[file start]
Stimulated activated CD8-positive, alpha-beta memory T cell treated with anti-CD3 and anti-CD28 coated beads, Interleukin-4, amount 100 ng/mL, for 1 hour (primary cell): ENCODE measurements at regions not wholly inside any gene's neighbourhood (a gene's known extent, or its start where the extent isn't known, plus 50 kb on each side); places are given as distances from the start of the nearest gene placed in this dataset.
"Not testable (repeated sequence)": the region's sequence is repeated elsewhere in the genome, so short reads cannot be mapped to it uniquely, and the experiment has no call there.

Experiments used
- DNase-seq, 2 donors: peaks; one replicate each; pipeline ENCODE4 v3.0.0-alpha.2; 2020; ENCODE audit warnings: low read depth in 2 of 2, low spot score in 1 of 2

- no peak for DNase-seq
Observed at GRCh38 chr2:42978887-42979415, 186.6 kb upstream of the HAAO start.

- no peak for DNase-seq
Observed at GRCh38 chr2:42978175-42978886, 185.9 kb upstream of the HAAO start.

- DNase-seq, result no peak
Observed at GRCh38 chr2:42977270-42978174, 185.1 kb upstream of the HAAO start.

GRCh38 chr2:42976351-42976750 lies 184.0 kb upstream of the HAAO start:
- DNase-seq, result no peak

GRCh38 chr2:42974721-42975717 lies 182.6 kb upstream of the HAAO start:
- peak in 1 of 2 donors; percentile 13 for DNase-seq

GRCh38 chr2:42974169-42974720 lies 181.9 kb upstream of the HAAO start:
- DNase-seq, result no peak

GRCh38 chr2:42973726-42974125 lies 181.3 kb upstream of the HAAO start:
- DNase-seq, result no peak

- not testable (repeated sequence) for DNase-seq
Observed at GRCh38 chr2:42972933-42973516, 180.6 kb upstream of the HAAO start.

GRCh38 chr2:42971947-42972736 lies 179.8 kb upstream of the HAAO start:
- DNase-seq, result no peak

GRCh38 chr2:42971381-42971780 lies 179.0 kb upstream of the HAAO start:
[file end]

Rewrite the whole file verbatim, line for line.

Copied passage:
Stimulated activated CD8-positive, alpha-beta memory T cell treated with anti-CD3 and anti-CD28 coated beads, Interleukin-4, amount 100 ng/mL, for 1 hour (primary cell): ENCODE measurements at regions not wholly inside any gene's neighbourhood (a gene's known extent, or its start where the extent isn't known, plus 50 kb on each side); places are given as distances from the start of the nearest gene placed in this dataset.
"Not testable (repeated sequence)": the region's sequence is repeated elsewhere in the genome, so short reads cannot be mapped to it uniquely, and the experiment has no call there.

Experiments used
- DNase-seq, 2 donors: peaks; one replicate each; pipeline ENCODE4 v3.0.0-alpha.2; 2020; ENCODE audit warnings: low read depth in 2 of 2, low spot score in 1 of 2

- no peak for DNase-seq
Observed at GRCh38 chr2:42978887-42979415, 186.6 kb upstream of the HAAO start.

- no peak for DNase-seq
Observed at GRCh38 chr2:42978175-42978886, 185.9 kb upstream of the HAAO start.

- DNase-seq, result no peak
Observed at GRCh38 chr2:42977270-42978174, 185.1 kb upstream of the HAAO start.

GRCh38 chr2:42976351-42976750 lies 184.0 kb upstream of the HAAO start:
- DNase-seq, result no peak

GRCh38 chr2:42974721-42975717 lies 182.6 kb upstream of the HAAO start:
- peak in 1 of 2 donors; percentile 13 for DNase-seq

GRCh38 chr2:42974169-42974720 lies 181.9 kb upstream of the HAAO start:
- DNase-seq, result no peak

GRCh38 chr2:42973726-42974125 lies 181.3 kb upstream of the HAAO start:
- DNase-seq, result no peak

- not testable (repeated sequence) for DNase-seq
Observed at GRCh38 chr2:42972933-42973516, 180.6 kb upstream of the HAAO start.

GRCh38 chr2:42971947-42972736 lies 179.8 kb upstream of the HAAO start:
- DNase-seq, result no peak

GRCh38 chr2:42971381-42971780 lies 179.0 kb upstream of the HAAO start: